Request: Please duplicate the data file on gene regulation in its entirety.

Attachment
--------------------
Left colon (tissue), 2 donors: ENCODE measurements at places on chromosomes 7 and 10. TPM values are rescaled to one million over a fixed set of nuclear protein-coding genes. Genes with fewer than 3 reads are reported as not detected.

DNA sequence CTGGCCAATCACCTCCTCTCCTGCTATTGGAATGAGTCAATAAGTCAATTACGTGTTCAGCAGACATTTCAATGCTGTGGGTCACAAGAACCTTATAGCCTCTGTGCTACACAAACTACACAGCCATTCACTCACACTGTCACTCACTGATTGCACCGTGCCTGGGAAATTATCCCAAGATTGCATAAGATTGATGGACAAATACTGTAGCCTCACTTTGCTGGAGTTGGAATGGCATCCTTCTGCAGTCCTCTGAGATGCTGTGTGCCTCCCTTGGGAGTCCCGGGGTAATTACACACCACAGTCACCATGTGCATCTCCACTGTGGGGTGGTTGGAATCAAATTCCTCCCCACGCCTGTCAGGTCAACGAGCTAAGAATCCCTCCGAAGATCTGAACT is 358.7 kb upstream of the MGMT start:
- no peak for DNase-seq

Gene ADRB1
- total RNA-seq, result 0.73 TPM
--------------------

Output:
Left colon (tissue), 2 donors: ENCODE measurements at places on chromosomes 7 and 10. TPM values are rescaled to one million over a fixed set of nuclear protein-coding genes. Genes with fewer than 3 reads are reported as not detected.

DNA sequence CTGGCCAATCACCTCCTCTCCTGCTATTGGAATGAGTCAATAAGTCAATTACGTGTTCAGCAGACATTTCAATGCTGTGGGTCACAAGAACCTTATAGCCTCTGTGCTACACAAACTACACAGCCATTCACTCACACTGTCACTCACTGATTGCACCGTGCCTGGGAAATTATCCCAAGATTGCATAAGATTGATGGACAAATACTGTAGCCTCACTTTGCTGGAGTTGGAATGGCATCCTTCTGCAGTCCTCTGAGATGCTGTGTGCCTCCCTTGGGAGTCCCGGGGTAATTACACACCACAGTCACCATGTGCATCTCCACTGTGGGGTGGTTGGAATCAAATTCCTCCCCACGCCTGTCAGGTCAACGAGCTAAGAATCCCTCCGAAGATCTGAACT is 358.7 kb upstream of the MGMT start:
- no peak for DNase-seq

Gene ADRB1
- total RNA-seq, result 0.73 TPM